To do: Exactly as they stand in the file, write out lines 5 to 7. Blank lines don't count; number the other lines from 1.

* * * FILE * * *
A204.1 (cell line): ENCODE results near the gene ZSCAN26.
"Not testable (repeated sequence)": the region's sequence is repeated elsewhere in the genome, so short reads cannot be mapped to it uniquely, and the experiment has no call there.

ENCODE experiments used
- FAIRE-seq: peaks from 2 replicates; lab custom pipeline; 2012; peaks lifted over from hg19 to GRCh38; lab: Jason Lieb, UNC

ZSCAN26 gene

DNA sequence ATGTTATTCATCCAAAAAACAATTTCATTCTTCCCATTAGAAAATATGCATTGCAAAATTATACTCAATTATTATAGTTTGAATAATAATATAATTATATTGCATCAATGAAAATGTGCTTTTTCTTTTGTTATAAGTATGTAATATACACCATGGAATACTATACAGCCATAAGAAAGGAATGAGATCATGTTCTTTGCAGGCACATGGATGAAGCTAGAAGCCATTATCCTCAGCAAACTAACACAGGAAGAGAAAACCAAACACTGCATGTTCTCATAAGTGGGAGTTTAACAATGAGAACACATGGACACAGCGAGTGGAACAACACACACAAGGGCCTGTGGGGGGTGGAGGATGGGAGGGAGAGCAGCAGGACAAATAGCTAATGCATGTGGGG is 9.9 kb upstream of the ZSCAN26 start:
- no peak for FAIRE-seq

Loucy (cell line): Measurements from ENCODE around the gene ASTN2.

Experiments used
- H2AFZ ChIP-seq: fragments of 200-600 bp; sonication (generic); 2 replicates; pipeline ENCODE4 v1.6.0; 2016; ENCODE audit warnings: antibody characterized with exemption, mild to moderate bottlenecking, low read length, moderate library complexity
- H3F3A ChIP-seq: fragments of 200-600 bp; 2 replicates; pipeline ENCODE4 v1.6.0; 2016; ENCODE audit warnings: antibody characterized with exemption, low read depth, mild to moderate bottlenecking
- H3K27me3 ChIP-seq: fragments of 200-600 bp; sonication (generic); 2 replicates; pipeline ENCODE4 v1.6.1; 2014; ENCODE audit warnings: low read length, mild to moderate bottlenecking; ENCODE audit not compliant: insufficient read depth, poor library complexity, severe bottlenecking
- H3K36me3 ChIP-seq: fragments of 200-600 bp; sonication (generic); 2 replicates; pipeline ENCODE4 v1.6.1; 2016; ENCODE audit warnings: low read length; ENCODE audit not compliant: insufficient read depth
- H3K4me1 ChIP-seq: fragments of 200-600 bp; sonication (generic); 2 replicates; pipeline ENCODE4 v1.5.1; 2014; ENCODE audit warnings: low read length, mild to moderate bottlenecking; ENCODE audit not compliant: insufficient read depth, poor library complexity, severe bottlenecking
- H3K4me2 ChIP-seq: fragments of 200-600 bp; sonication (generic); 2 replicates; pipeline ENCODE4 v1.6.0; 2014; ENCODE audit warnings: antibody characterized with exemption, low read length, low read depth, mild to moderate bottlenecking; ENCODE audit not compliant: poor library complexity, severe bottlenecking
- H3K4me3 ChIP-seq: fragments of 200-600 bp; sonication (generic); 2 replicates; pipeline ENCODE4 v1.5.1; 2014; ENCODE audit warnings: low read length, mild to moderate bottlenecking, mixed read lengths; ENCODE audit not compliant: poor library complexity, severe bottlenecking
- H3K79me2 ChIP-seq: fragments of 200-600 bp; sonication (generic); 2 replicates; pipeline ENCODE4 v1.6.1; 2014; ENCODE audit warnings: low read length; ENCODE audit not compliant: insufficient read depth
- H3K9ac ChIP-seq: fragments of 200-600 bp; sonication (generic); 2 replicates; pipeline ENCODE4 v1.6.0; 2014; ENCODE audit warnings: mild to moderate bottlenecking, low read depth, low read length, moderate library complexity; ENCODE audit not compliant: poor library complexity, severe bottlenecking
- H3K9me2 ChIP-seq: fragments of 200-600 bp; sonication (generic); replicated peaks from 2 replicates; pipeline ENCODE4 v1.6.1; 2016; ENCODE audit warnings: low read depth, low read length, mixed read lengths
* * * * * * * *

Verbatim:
ZSCAN26 gene

DNA sequence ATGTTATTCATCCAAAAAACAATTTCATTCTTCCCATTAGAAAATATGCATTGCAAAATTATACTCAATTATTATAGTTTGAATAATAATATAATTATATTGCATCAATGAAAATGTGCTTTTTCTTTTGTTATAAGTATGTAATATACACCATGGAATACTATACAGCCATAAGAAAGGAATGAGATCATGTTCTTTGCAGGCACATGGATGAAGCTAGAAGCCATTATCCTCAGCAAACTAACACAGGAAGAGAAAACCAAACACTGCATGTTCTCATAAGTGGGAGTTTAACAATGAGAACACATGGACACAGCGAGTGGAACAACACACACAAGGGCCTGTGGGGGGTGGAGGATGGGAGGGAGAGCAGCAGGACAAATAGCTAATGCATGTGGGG is 9.9 kb upstream of the ZSCAN26 start:
- no peak for FAIRE-seq